If you have time, in addition to using the above response form, it would be worth emailing your own MSPs and asking them if they will make their own comment to the consultation and support the Spokes proposal.


Please do answer Q9 & Q14, but if you have more time you may wish also to answer some of the other questions.   For example…

  • Q11 – includes the future of town centres and of rural areas – you could mention the importance of mixed uses in towns and in local areas within cities – so that it is easy to get to the facilities you need on foot and by bike.
  • Q12 – support for the Central Scotland Green Network – possibly the area this covers should be widened.
  • Q13 – housing – what sort of areas should new housing be developed in [e.g. need for facilities, shops, etc to be located in easy cycling and walking distance, and for towns to be rail-connected]
  • Q14 – see main article above.  If you wish to expand on this, you could mention the contribution of walking and cycling to increasing physical activity [mentioned in 4.35 of the report] and reducing the gap between the more and less disadvantaged [para 4.36].   Q14 also asks another question: “Is our spatial strategy consistent with the aim of decarbonising transport?”  The answer is clearly ‘No,’ given the government’s huge road-building programme, expansion of all Scotland’s main airports, and a completely new High Speed rail route between Edinburgh and Glasgow at the same time as cutting back on the ‘ordinary rail’ Edinburgh-Glasgow Improvement Project (EGIP).
  • Q15 – transport within and between cities.  This is another opportunity to mention the huge sums allocated by the government to trunk road investment, and alternative uses of some of the money to maintain local roads and to invest in cycling, walking and public transport.  Strangely, the huge road projects are not considered as National Developments in NPF3 despite their massive size and costs – e.g. £3000m to dual the A9; £3000m to dual the A96;  £750m for the Aberdeen Western Peripheral Road – thus avoiding the need for them to be assessed against the objectives of NPF3.  Within cities and towns, investment in walking and cycling should be a major priority, which would cost only a fraction of cost of road expansion.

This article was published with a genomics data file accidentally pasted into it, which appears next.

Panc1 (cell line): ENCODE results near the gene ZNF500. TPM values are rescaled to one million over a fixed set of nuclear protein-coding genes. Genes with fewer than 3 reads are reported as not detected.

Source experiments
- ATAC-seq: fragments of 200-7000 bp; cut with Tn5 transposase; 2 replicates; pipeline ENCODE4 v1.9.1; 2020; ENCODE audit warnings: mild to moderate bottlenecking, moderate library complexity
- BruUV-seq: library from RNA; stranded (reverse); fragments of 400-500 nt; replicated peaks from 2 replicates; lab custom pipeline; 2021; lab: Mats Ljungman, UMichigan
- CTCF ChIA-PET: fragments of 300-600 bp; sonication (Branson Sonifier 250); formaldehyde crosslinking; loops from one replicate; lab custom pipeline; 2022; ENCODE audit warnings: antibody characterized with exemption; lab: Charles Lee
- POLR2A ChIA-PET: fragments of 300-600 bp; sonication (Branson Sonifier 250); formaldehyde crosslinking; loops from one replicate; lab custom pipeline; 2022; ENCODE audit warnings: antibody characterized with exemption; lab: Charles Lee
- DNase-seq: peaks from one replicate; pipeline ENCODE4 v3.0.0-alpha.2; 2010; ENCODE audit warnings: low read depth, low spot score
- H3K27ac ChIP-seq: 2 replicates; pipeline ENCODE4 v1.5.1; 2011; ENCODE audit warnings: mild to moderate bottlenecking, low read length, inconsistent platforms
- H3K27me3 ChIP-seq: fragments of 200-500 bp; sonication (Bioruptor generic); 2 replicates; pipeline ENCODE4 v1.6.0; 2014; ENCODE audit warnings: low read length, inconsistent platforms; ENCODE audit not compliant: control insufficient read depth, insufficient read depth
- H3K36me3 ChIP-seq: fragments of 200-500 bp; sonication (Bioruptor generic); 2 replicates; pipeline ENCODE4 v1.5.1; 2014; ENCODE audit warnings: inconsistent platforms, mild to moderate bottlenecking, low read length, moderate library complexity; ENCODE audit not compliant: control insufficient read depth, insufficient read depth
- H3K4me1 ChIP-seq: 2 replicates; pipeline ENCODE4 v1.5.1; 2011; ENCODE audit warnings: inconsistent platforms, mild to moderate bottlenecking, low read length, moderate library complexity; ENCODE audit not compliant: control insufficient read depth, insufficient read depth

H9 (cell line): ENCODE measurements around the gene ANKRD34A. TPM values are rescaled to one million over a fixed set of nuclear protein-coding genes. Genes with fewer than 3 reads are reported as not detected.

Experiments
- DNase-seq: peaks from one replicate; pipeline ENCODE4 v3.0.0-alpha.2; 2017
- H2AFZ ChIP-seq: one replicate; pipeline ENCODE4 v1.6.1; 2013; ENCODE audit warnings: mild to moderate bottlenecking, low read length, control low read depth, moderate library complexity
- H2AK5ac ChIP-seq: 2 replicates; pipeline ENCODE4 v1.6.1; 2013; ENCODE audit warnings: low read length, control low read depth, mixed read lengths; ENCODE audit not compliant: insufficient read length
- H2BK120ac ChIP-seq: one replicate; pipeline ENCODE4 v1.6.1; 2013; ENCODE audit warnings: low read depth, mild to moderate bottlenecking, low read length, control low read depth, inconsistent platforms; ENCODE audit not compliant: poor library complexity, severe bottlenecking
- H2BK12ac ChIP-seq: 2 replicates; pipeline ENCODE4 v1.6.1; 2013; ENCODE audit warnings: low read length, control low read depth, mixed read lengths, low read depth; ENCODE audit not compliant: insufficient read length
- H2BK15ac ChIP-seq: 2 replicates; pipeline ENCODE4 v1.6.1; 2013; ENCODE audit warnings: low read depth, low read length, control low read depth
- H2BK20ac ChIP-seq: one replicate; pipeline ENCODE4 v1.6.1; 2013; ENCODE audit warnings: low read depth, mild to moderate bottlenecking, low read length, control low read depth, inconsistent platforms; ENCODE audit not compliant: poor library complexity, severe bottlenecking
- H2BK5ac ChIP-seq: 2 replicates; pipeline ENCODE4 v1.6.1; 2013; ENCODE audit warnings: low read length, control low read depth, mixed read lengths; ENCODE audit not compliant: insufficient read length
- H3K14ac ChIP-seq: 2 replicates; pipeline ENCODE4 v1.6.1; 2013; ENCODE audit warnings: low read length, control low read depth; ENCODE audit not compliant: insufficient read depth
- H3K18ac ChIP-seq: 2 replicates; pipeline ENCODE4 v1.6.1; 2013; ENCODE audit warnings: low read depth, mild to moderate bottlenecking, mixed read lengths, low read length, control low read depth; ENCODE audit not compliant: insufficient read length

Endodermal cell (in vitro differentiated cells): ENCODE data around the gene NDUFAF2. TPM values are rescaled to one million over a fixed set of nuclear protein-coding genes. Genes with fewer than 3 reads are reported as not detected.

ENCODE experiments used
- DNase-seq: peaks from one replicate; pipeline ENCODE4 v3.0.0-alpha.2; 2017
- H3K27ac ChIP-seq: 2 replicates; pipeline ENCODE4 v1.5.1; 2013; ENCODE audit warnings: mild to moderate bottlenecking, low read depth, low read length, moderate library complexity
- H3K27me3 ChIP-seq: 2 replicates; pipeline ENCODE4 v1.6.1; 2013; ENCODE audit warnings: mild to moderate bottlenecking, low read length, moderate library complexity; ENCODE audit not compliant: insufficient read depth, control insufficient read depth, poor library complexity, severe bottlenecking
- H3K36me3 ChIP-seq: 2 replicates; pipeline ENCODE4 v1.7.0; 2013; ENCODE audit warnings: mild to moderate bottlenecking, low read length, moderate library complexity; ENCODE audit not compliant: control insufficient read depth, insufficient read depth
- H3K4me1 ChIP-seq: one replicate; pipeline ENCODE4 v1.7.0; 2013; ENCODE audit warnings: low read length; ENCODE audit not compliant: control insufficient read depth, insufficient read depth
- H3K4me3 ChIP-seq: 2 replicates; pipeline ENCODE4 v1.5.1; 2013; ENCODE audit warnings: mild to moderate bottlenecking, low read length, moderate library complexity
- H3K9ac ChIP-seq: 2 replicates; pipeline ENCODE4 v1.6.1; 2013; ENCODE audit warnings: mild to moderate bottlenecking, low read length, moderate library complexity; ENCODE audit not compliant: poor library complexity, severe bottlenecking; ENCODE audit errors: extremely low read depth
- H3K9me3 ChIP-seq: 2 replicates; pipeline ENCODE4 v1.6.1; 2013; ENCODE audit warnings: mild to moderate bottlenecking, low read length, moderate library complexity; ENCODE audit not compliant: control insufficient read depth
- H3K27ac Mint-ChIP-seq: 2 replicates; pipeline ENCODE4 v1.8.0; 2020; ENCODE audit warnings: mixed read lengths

• Q16 – connections with the rest of the UK and the world.  NPF3 proposes to upgrade every major airport in Scotland and to build a completely new High Speed rail line between Edinburgh and Glasgow [yet para 1.15, bullet 3 of the report emphasises the importance of enhancing existing infrastructure rather than building new].  These projects seem wholly contradictory to the government’s climate change legally-set targets, and NPF3’s own aim for the ‘decarbonisation of transport’.


There’s no need to read this section unless you have time to spare!!

  • Spokes raised our concerns about the proposed Cycling and Walking National Development being leisure/tourism only with Transport Minister Keith Brown MSP at the Scottish Parliament’s Cross-Party Cycling Group on June 18.   We were pleased to find that the Minister gave a substantial verbal answer, stating spontaneously that he believed the government’s aim to raise cycle use significantly, to contribute to public health and climate change objectives, could only be achieved through big increases in everyday cycling, not just through leisure and tourism.  He said he would raise the matter with the Planning Minister and asked Spokes to write to him with further details and with a copy of our above autumn 2012 submission.  This seems to be further evidence of a possible willingness to take on our ideas, making it even more important that the current consultation receives letters in support from individuals and from other organisations.   We have now written to the Minister [pdf 192k].
  • At the time of the autumn consultation several other organisations and individuals proposed national projects on somewhat similar lines to ours, although ours placed particularly high emphasis on everyday cycle use, and some were purely about leisure and tourism.  One excellent submission was from Transform Scotland and others [pdf 140k].  A Scottish Government overview and summary of all 642(!) proposed national developments was published: Assessment of Proposed National Developments Report [pdf 894k].   Annex 1 contains those proposed National Developments considered suitable for possible designation, and Annex 2 those considered unsuitable.  The Spokes proposal makes it into Annex 1 [page 31, item 2, Cycle Network Scotland] with the comment ‘further refinement needed,’ whereas unfortunately the Transform proposal was placed in Annex 2 [page 88, item 174, Walking and Cycling National Infrastructure] as its emphasis was considered too locally-based.  The complete set of all National Development submissions is also available, the Spokes submission being #2 and Transform #174.
  • The NPF3 consultation is accompanied by a consultation on SPP, the Scottish Planning Policy document.  Full information about both consultations is here and there is also an official powerpoint presentation summarising very briefly both consultations [pdf version] – slide 8 is rather ironic, starting with ‘Low Carbon Transport’ and ending with ‘Airports and High Speed Rail’!